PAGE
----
SCORE (Strengthening the Core) Academic Innovation Funds
SCORE (Strengthening the Core) Academic Innovation Funds are available for faculty to examine long-existing practices and experiment with new and innovative approaches to graduate education. Projects must serve enrolled Stanford graduate students within a degree program or across several academic programs.
SCORE serves as seed funding for pilot or proof-of-concept projects that would not otherwise be supported (e.g. by departmental funds); highly competitive proposals will include a plan for long-term sustainability. Proposals related to diversity, inclusion, equity, and justice, in alignment with the IDEAL Initiative are highly encouraged. We also encourage faculty to engage students in project development and implementation.
Successful SCORE Projects
Since SCORE’s creation, over 130 projects have been supported across 65 Stanford departments, with more than 90% of submitted projects receiving some form of SCORE support. Examples of successful proposals are listed below.
Stem Cell Biology and Regenerative Medicine: Development of Core Course
Development of didactic and lab-based course, Stem Cells in Human Development: From Embryo to Cell Lineage Determination (StemRem 201) aimed at providing comprehensive information in an interactive, team-building environment that uniquely combines hands-on laboratory exploration with rigorous theoretical frameworks. [2012-13]
Preparing Future Professors: Teaching Mentorship Exchange for PhD Students
Graduate students matched with faculty mentors at San José State University from their fields, whom they shadow for one quarter. Students meet weekly in a practicum seminar. Costs shared with the School and Center for Teaching and Learning. [2012-13; 2013-14]. This course is now a VPGE program and offered to PhD students and postdocs across schools.
Improving the E-IPER Joint MS Curriculum for Professional Students
Make curricular improvements to joint degree program for law and business students. Revise required course, Environmental Science for Managers and Policymakers (OIT 540) and develop a new required course, the Joint MS Capstone Seminar, in which students complete and present their final projects. [2009-10]
|Graduate School of Education|
Educational Leadership Degree Program: Evaluation and Revisions
The Policy, Organization, and Leadership Studies (POLS) master’s degree program was evaluated. Assessed and improved curriculum, capstone project, duration of the program (currently 9 months), alumni support and recruitment of students. Possible spill-over effects on other GSE MA programs. [2008-09]
Graduate Curriculum Review and Revision
Overhauling the graduate curriculum to reflect the new empiricist direction of the field. Bringing in several distinguished visitors to help in curriculum redesign. Visits bookended by two half-day departmental retreats. [2008-10]
Symposium: Pedagogical Praxis and Curricular Infrastructure in Graduate Music
Two-day symposium to analyze current state and consider reform of graduate music composition pedagogy. Featuring distinguished faculty from around the country presenting formal papers as well as informal. Presenters also served as jurors in a master class with Stanford graduate student composers. [2011-12]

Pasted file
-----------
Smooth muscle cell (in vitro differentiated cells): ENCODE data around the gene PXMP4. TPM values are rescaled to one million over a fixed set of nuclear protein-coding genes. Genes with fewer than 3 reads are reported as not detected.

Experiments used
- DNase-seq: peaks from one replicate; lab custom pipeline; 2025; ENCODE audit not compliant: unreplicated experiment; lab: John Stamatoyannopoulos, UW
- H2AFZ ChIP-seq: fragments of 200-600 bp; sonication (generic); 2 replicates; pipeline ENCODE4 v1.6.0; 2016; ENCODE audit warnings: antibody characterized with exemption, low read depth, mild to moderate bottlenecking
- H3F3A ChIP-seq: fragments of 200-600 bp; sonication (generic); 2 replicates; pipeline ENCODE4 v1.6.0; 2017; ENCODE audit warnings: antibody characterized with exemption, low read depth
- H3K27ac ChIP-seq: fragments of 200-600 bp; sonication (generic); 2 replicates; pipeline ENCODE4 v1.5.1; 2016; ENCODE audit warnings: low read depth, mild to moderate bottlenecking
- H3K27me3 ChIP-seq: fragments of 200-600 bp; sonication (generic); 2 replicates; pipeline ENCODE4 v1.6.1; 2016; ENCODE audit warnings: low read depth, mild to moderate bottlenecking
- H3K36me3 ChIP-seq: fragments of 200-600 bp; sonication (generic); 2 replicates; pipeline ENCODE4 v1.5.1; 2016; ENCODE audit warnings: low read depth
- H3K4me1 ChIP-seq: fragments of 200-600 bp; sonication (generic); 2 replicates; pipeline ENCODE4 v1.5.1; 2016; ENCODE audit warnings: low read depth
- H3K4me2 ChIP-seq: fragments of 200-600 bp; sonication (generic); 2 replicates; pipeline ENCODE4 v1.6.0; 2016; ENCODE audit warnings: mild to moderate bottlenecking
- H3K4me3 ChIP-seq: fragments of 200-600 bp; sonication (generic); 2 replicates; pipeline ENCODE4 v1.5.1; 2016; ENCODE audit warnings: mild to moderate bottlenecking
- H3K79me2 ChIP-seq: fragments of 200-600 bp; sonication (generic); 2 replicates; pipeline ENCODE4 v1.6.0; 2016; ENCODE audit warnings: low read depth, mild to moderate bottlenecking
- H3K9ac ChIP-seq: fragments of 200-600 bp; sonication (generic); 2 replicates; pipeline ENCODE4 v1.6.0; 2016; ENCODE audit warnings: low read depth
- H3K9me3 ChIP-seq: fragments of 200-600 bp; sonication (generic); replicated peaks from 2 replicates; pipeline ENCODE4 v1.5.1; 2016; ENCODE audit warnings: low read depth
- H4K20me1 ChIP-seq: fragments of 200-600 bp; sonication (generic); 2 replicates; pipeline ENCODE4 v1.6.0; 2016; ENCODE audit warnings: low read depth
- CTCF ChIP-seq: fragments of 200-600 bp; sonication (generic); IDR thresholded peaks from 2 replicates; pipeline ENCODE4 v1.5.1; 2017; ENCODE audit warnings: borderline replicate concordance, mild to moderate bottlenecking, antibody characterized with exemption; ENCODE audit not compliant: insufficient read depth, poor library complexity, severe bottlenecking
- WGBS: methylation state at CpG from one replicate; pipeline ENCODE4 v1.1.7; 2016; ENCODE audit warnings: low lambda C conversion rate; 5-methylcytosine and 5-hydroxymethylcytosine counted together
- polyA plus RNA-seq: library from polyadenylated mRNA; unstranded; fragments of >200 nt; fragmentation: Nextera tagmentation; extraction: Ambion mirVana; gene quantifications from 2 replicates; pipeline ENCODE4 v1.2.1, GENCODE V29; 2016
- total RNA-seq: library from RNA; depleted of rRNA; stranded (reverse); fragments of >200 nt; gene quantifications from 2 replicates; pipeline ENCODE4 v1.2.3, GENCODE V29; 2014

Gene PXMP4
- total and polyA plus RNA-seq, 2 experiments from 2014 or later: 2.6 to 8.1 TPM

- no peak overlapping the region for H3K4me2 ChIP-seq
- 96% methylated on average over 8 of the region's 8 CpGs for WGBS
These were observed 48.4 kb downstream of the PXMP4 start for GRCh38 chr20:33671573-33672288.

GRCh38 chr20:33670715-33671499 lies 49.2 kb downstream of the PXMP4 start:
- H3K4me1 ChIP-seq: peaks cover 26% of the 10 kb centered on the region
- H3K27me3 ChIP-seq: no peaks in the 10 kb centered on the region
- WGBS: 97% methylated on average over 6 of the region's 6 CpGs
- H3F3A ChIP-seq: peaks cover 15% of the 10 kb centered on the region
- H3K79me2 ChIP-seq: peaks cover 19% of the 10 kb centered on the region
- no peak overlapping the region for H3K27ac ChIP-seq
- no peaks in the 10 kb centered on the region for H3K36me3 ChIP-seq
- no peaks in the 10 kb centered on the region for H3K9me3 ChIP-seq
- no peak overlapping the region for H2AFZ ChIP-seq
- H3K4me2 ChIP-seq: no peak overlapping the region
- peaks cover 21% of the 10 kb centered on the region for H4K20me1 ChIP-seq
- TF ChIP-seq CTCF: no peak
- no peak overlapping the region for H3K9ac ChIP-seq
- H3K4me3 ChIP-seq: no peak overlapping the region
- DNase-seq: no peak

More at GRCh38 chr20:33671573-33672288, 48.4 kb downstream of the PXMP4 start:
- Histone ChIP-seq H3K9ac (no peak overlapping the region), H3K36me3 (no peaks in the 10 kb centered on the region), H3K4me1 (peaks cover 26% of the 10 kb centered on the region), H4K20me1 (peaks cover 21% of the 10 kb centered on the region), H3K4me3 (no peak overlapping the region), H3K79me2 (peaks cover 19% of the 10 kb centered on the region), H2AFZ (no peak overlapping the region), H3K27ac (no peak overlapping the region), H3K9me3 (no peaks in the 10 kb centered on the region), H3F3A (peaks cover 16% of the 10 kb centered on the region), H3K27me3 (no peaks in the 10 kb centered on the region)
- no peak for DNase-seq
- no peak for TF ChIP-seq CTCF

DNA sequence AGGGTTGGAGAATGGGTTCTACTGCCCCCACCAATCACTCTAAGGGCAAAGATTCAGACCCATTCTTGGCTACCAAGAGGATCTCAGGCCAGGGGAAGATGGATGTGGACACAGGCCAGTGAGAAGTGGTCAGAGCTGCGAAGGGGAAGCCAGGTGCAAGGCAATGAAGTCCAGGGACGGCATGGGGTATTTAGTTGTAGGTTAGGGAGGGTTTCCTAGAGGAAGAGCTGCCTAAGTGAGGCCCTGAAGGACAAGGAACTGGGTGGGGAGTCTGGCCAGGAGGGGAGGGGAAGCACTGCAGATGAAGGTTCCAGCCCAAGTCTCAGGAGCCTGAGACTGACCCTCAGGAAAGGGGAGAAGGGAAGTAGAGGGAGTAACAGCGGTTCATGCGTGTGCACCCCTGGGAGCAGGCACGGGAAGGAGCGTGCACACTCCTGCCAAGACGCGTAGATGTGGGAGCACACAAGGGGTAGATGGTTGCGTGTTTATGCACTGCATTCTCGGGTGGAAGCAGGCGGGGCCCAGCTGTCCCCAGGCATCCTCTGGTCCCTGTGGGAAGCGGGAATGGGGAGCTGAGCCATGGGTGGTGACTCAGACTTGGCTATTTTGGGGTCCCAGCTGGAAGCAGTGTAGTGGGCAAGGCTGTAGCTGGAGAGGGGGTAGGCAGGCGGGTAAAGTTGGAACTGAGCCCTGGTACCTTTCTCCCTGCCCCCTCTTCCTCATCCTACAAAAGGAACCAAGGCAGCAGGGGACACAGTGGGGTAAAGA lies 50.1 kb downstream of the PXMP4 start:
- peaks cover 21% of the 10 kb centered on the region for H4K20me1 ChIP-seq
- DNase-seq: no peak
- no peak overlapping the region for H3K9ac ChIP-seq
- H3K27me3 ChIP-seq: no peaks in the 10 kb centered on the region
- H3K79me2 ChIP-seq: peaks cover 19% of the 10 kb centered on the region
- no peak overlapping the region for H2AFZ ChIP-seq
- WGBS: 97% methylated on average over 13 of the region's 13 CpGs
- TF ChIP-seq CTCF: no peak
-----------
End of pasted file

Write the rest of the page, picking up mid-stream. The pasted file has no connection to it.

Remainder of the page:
|Stanford Law School|
Stanford Colloquium on Incarceration and Crime
Launch the Stanford Colloquium on Incarceration and Crime, a monthly convening of faculty and graduate students from a variety of departments who have an interest in criminal justice issues; led by the Stanford Criminal Justice Center. [2015-16]
How to Apply:
Proposals following the guidelines below can be submitted by a faculty member or team of faculty within one degree program or across degree programs via our online application.
Eligible: Stanford faculty who are in the:
University Tenure Line,
University Medical Line,
Non-tenure Line (Research), or,
Non-tenure Line (Teaching)
and have primary responsibility for a graduate course or curriculum. Other Stanford affiliates may be contributors but proposals must be faculty-led.
Ineligible: Fellows, lecturers, and postdoctoral scholars.
Proposals are considered on a rolling basis. Proposed budgets and scope of activities may be refined and negotiated in consultation with VPGE. You will be asked to provide the following:
1. Project Name and Brief Summary
2. Project Proposal: Please answer the following questions to ensure that the full scope and objectives of the proposal are fully articulated.
- Objectives: Which challenge in graduate education are you addressing? Why is this timely and relevant for your discipline and degree program? Who will be impacted by the project?
- Implementation: What is the timeline for planning and implementation? Who is leading the project?
- Outcomes: What do you hope will be learned and achieved from this project? How will you evaluate the outcomes?
- Sustainability: How will you sustain the effort or institutionalize what you learn/develop?
3. Budget: Requests up to a maximum of $20,000 will be considered. Applicants are encouraged to pursue cost-sharing opportunities, such as school or degree program funds, when possible. Please see the Expense Guide below for a detailed breakdown of eligible expenses.
A brief report at the end of the project should reflect on these questions:
- Were the project’s objectives met? If not, why?
- What was learned?How will they impact graduate education in the future?
- Were funds used for expenses that differ substantially from the proposed budget? If so, why?
- How will the project be sustained?
SCORE Allowable Expenses Guide
|Honoraria: Non-Stanford Individuals|
Questions? Please send an email to email@example.com.